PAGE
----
BlandsLaw - Articles - Page 8
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The Workplace Relations Amendment (Transition to Forward with Fairness) Bill 2008 was tabled in parliament on 13 February 2008. This Bill is an amendment to the Workplace Relations Act 1996, effectively making a number of changes to the framework for workplace agreements.

The amendments proposed by the Bill are intended to give effect to the Government’s election commitments and begin the transition to a new workplace relations system.

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The incoming Rudd Government has announced that a transition bill addressing a ban on new AWAs, defining its 10 minimum employment standards and award simplification process will be introduced in the first sitting of the new parliament next year, with legislation for Labor's full workplace policy to become effective from 1 January 2010, to be later introduced. The first sitting day next year for both houses is 26 February 2008.

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A recent decision in the Federal Court highlights the importance of the content of company policy documents provided to employees and the need to ensure compliance with the processes and standards set out in such policy documents.

We recommend you carefully consider whether the terms of any policies or procedures that provide benefits to employees, or impose obligations on your business, are intended to be contractually binding on both you and your employees. It may be appropriate, for example, to clearly distinguish between “aspirational” statements and clear directions you expect employees to follow, or clear procedures that employees can reasonably expect your business to follow.

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On 4 July 2007, the Minister for Employment and Workplace Relations, The Hon. Joe Hockey MP, released the Workplace Relations Fact Sheet following the introduction of the Fairness Test under the Workplace Relations Amendment (A Stronger Safety Net) Act, 2007 on 28 June 2007.

The Fact Sheet contains information on employee entitlements, including the Australian Fair Pay and Conditions Standard, support services and basic protections for working Australians. It also provides an overview of the Fairness Test.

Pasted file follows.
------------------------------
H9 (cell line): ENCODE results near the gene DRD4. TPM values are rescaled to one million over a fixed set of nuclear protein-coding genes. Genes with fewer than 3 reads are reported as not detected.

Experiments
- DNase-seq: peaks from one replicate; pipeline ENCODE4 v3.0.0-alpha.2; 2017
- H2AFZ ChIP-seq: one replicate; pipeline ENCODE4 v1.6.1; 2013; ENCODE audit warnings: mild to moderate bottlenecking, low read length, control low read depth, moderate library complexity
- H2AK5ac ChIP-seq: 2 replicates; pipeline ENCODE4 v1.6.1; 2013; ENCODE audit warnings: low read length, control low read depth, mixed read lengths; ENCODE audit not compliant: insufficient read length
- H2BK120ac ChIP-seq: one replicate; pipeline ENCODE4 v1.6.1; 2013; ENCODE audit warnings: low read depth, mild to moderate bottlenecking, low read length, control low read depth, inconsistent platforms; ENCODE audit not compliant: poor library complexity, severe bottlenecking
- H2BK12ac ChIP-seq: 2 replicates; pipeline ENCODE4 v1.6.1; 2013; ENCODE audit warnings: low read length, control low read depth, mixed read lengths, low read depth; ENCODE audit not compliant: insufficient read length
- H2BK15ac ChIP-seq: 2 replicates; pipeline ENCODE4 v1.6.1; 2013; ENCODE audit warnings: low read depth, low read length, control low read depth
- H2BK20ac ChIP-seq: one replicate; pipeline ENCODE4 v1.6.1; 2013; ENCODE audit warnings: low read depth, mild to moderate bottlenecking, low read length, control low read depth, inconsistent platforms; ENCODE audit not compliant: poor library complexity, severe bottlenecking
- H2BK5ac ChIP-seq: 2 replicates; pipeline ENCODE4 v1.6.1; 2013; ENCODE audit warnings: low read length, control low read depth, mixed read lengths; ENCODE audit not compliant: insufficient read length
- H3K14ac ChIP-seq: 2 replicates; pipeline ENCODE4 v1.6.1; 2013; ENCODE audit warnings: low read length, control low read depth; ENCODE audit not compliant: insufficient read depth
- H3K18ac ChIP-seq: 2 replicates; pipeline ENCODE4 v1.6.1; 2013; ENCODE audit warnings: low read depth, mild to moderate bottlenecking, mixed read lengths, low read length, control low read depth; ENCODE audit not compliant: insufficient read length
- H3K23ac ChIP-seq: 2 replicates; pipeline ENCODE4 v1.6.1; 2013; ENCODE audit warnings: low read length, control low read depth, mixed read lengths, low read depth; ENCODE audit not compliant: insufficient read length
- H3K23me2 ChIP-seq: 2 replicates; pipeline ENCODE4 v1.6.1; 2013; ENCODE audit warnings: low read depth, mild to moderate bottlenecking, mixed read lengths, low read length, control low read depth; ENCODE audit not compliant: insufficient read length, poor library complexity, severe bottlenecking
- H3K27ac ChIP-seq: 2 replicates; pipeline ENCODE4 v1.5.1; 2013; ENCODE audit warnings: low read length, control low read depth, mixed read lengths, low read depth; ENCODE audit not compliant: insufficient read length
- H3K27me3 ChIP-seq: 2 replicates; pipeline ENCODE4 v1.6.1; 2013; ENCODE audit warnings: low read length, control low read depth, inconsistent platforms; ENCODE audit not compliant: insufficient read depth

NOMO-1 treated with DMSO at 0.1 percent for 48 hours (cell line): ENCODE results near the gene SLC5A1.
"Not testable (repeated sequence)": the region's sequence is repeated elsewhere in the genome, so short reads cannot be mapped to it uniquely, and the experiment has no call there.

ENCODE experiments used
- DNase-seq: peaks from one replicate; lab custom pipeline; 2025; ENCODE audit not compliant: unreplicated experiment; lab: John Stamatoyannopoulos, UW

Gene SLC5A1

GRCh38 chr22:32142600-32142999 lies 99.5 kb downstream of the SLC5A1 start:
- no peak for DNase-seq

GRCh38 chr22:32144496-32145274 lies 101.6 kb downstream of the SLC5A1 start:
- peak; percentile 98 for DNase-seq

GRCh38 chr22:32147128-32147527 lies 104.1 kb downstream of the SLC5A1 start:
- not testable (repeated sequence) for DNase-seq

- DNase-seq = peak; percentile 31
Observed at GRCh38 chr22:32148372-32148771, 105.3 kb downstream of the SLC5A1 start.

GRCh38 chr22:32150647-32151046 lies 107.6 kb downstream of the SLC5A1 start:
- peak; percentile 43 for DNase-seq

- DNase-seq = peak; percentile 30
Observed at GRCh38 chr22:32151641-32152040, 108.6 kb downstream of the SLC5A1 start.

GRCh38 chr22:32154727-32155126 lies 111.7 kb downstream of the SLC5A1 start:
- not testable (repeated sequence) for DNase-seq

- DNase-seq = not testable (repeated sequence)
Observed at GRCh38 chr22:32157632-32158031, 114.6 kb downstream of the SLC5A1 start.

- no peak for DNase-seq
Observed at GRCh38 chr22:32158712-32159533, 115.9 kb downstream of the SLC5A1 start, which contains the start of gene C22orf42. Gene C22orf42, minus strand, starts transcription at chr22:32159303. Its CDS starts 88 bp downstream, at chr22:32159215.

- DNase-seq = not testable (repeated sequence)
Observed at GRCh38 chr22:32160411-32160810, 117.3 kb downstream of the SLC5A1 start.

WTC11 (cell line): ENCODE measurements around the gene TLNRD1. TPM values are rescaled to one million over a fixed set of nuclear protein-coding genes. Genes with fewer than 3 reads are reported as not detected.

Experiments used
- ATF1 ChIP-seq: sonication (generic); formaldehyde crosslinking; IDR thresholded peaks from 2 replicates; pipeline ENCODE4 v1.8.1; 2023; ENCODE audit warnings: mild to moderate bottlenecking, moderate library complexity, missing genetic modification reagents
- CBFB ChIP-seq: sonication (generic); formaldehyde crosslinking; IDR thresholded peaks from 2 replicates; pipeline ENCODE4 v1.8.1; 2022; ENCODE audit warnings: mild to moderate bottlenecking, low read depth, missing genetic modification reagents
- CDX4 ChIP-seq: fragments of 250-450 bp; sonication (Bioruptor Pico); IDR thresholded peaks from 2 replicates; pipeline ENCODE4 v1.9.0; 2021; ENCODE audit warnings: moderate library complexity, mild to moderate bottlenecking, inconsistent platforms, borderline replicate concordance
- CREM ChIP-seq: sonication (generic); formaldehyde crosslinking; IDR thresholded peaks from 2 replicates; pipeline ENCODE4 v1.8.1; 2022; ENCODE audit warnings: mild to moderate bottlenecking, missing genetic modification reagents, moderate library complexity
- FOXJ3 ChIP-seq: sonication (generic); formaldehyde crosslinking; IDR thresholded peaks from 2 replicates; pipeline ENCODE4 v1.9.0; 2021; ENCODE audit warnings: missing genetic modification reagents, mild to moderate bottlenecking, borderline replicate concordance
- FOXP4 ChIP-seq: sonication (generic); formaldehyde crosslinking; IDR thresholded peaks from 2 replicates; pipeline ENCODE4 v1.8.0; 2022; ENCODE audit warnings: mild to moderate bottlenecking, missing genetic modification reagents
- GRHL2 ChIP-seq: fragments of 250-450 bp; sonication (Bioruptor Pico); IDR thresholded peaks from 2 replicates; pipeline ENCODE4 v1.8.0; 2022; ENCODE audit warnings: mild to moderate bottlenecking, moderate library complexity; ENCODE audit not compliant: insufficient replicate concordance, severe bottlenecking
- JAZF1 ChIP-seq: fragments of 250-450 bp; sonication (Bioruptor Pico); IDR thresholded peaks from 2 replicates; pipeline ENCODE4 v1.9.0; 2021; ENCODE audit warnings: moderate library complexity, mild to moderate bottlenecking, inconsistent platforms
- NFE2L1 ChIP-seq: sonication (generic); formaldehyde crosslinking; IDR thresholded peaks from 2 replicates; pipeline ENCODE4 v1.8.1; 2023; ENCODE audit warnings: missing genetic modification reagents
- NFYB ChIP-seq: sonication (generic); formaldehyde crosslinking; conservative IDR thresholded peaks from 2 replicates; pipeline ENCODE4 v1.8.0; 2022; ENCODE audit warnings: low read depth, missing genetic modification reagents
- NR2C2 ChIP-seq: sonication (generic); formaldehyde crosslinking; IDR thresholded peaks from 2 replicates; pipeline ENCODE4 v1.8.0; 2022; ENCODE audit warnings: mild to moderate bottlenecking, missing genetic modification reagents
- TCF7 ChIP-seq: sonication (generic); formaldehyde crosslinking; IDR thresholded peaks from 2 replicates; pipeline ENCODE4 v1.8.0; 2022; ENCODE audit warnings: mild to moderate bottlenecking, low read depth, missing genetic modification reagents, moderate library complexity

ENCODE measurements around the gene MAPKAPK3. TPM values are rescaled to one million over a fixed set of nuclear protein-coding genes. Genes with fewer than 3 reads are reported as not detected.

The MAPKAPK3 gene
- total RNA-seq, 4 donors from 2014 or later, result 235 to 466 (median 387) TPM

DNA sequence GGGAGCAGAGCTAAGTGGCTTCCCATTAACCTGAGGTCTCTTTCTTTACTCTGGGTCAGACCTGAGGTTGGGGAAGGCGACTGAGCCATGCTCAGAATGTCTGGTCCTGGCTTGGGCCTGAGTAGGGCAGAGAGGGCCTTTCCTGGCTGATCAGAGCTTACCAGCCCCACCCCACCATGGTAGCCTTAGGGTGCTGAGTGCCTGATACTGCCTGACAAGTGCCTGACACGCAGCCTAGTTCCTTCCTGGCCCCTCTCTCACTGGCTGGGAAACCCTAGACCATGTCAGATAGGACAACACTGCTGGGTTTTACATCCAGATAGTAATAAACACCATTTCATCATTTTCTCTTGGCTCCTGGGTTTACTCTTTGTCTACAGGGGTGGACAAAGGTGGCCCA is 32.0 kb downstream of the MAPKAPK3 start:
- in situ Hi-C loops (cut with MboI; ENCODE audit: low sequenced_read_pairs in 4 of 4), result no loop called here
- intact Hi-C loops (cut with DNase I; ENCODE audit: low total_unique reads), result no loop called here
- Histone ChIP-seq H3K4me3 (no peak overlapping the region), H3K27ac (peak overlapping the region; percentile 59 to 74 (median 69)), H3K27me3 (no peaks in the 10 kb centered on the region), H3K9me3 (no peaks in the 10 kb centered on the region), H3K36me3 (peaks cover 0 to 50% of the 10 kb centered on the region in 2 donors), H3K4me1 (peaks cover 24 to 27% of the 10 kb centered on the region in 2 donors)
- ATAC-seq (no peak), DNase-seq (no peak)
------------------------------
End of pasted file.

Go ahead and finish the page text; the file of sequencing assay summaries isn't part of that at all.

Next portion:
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In addition to the well-publicised anti-bullying measures introduced on 1 January 2014, there are several other changes to the Fair Work Act 2009 that also came into effect on 1 January and have implications for employers.

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Managing your organisation's performance effectively entails managing your employees' performance effectively.

An annual performance appraisal is an integral part of this process but should not be the only time that there is feedback between the employer and the employee.

Regular performance reviews enable you to:

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From 1 January 2014, the Fair Work Commission (FWC) will deal with workplace bullying claims from workers within 14 days of the complaint being made, and will have powers to make orders to stop the bullying. Financial penalties will apply to employers who contravene FWC orders resulting from a bullying claim. This article looks at bullying in the current employment law landscape and then outlines the new laws and some practical steps for employers to get ready for these changes.

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Many employers may not be aware that amendments were passed to Australia’s current privacy laws back in November 2012. The amendments, which form part of a larger reform process, will become effective from 12 March 2014. For those employers and businesses who will need to comply with the changes, there are less than four months to get ready.

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We often write about unfair dismissal cases to highlight the potential pitfalls to employers: sometimes the ‘rules’ are quite complex and present some grey areas. By way of contrast, the messages in the following case are strikingly simple – you need a ‘real’ reason to dismiss an employee; and text messaging is not an appropriate substitute for a face-to-face meeting.

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